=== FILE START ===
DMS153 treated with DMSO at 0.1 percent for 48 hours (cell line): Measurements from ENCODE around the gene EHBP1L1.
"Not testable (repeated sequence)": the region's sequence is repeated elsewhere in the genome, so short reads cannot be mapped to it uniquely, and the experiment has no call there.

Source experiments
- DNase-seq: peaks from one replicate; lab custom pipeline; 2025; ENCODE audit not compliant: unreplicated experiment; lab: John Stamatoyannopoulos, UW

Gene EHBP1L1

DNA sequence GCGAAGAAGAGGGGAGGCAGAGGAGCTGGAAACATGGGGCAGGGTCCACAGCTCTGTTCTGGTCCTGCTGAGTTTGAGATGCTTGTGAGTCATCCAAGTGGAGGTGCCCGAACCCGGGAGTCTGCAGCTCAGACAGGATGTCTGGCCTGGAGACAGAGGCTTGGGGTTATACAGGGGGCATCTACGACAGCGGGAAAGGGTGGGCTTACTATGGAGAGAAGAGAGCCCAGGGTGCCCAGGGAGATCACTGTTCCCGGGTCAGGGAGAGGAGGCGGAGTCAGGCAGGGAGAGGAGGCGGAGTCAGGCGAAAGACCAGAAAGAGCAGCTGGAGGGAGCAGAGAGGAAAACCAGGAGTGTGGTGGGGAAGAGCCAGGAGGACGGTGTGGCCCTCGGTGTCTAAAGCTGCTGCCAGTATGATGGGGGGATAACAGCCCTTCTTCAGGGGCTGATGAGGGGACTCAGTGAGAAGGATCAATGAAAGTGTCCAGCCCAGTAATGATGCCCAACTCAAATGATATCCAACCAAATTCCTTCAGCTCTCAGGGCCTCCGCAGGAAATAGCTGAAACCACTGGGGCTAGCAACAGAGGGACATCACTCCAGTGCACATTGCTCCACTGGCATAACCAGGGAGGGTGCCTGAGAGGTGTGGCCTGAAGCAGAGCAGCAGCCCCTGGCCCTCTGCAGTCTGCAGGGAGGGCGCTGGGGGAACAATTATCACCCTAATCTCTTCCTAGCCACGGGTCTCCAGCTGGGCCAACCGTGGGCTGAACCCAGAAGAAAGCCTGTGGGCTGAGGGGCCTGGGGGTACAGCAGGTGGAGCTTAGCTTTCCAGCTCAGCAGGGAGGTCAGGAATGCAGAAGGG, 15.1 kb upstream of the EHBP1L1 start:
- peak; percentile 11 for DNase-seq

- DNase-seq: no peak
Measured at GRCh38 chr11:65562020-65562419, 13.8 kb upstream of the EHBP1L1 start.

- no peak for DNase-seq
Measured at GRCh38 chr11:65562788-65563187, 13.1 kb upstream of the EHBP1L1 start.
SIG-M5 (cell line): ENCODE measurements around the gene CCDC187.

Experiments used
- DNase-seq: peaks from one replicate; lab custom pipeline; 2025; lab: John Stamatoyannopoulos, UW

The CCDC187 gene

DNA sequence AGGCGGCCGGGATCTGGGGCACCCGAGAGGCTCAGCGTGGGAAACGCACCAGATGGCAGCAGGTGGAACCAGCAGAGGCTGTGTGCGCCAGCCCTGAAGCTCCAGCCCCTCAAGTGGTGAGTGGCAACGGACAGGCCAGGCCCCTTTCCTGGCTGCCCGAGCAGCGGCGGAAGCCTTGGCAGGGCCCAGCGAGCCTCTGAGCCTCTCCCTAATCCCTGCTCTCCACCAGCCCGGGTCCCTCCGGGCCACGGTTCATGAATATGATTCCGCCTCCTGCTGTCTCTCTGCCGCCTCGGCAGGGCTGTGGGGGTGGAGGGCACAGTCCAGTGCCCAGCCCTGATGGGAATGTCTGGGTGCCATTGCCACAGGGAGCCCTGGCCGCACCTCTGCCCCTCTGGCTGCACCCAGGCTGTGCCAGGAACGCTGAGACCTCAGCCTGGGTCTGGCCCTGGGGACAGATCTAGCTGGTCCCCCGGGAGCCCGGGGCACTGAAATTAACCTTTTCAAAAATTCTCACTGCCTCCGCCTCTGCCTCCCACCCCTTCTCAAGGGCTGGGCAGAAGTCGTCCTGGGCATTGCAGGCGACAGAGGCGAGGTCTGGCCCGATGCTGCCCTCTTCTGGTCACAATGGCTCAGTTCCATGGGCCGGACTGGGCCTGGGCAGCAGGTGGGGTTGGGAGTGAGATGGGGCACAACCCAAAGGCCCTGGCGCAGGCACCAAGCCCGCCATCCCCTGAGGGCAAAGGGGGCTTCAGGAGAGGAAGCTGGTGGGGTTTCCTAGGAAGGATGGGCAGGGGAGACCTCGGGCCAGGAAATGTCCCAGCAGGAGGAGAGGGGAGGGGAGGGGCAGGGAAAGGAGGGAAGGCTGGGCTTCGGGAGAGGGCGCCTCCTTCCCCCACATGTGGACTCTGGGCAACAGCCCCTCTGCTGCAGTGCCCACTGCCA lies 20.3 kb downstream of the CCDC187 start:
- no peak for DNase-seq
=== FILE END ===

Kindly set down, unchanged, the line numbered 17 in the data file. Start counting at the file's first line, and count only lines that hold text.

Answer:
- no peak for DNase-seq